Multiple causes may explain this higher incidence of AD in women, including the difference of life expectancy [6], sex steroid hormones [7,8,9], and educational level [10,11] of men and women.

It has been more than a century since the first diagnosis of Alzheimer’s disease in 1906 [12], and the cause of this disease is still unclear.

Consequently, pharmacological approaches to treat AD are mostly symptomatic. Currently, no drug is able to stop or reverse the progression of AD.

In recent decades, amyloid-β (Aβ) plaques and tau neurofibrillary tangles aggregations have been intensively studied, and are believed to be vital targets for the cure of AD. Many new drugs have been developed and have entered clinical trials.

However, up until now, no Aβ-targeting drug has been officially approved by the United States Food and Drug Administration (FDA) for the clinical treatment of AD.

Microglia-mediated neuroinflammation is one of the most remarkable hallmarks in neurodegenerative diseases. Microglia induced neuroinflammation contributes to the pathogenesis of AD by direct damage to the neuron, concurrently promoting protein aggregations, suggesting that it should be a new target for AD treatment [13].

In this review, we summarized the Aβ plaques and tau neurofibrillary tangles-targeting drugs currently undergoing clinical trials (information comes from https://clinicaltrials.gov), and discussed the potential of microglia induced neuroinflammation as a target for anti-AD drug development.

Cause of Alzheimer’s Disease

The pathology of AD includes the aggregation of extracellular senile plaques formed by Aβ protein, intracellular neurofibrillary tangles formed by hyperphosphorylated tau protein, enhanced neuroinflammation, oxidative stress, iron dysregulation, and neuronal cell death [14,15,16].

The symptoms of AD patients usually develop starting from mild cognitive impairment (MCI) at the preclinical stage, to the complete loss of language and the ability to live independently at the advanced stage.

Multiple hypotheses exist trying to explain the pathogenesis of AD, including cholinergic hypothesis, amyloid cascade hypothesis, tau neurofibrillary hypothesis, mitochondrial dysfunction, and so on.

While AD is not considered a genetically inherited disease, mutations in the genes encoding the Amyloid precursor protein (APP), presenilins 1 and 2, can cause familial AD, usually with an early onset [17,18].

Apolipoprotein E (ApoE) ε4 allele is the best known genetic risk factor in the incidence of sporadic AD [1,16,19].

Individuals with ApoE ε4/ε4 genotypes have significantly increased incidences of AD compared with individuals with the ApoE ε3/ε4 genotypes [20].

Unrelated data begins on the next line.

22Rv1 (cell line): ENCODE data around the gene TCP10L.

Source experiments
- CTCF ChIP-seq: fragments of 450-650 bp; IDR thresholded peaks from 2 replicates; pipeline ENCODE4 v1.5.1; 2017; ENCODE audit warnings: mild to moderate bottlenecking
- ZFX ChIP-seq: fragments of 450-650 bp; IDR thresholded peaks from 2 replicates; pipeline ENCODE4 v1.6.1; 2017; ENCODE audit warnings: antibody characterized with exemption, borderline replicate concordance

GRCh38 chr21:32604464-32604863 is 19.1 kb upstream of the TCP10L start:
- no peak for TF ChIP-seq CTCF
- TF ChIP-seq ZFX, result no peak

Although no difference in the incidence of AD is observed between men and women of the ages between 55 to 58, women show a higher risk at an earlier age [20].

Mutations in the gene encoding the triggering receptor expressed on myeloid cells 2 (TREM2) are also proven to increase the risk of AD [21,22,23,24,25].

A TREM2 variant, rs75932628, results in an Arg47His substitution, significantly increasing the incidence of AD [21,22]. Calcium (Ca+), as a universal second messenger, involves in a wide range of cellular processes. Neural Ca+dysfunction has been widely accepted as an important contributor in AD and other neurodegenerative diseases [26,27,28]. Functional intracellular calcium homeostasis is tightly regulated within a narrow range by Ca+ channels and pumps [29,30].

Calcium homeostasis modulator protein 1 (CALHM1) plays important roles in controlling the Ca+ influx and intracellular calcium signaling, through the activation of extracellular signal-regulated kinase-1/-2 (ERK1/2) kinase signaling cascade [31,32]. CALHM1 knocked out mice displayed an impaired memory flexibility and hippocampal long-term potentiation (LTP), indicating Ca+dysregulation as an important factor in neuronal activity [32].

Other causes of AD include metal ions dysregulation and mitochondrial dysfunction related to protein aggregations, oxidative stress, and neuron death [33,34,35,36,37]. A recent meta-analysis of genome-wide association studies (GWAS) identified 19 other loci associated with AD as genetic risk factors [38].

The cholinergic hypothesis proposes that AD is caused by reduced neurotransmitter acetylcholine synthesis [39].